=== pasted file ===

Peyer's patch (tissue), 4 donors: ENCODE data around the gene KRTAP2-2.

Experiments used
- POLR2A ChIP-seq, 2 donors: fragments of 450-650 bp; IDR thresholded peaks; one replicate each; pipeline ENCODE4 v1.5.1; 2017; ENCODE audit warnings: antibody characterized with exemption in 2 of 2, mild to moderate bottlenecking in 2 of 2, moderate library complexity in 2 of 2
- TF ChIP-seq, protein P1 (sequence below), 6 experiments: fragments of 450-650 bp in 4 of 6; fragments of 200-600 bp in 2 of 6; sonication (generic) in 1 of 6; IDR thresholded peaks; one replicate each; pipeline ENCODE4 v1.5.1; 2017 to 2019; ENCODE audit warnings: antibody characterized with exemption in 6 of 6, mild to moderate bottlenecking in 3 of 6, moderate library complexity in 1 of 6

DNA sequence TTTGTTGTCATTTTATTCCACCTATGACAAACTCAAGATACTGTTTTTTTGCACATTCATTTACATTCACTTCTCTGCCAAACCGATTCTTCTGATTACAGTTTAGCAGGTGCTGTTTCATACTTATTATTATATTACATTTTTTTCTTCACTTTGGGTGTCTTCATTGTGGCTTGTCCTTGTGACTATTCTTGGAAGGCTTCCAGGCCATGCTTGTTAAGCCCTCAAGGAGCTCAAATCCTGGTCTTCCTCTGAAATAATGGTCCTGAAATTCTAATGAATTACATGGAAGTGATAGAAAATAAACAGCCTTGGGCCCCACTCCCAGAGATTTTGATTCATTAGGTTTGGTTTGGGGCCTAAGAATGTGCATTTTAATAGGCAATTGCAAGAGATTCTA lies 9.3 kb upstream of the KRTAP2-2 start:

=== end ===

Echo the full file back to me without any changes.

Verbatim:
Peyer's patch (tissue), 4 donors: ENCODE data around the gene KRTAP2-2.

Experiments used
- POLR2A ChIP-seq, 2 donors: fragments of 450-650 bp; IDR thresholded peaks; one replicate each; pipeline ENCODE4 v1.5.1; 2017; ENCODE audit warnings: antibody characterized with exemption in 2 of 2, mild to moderate bottlenecking in 2 of 2, moderate library complexity in 2 of 2
- TF ChIP-seq, protein P1 (sequence below), 6 experiments: fragments of 450-650 bp in 4 of 6; fragments of 200-600 bp in 2 of 6; sonication (generic) in 1 of 6; IDR thresholded peaks; one replicate each; pipeline ENCODE4 v1.5.1; 2017 to 2019; ENCODE audit warnings: antibody characterized with exemption in 6 of 6, mild to moderate bottlenecking in 3 of 6, moderate library complexity in 1 of 6

DNA sequence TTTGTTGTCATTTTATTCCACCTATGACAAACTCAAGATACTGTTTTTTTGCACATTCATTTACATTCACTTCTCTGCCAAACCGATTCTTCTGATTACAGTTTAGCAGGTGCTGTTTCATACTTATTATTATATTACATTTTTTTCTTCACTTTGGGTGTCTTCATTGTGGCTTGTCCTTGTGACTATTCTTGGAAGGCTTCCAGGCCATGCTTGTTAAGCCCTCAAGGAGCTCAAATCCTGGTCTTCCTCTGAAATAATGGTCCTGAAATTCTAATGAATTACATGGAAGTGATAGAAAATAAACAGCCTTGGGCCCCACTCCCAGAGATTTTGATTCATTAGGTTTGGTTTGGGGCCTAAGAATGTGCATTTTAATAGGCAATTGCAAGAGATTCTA lies 9.3 kb upstream of the KRTAP2-2 start: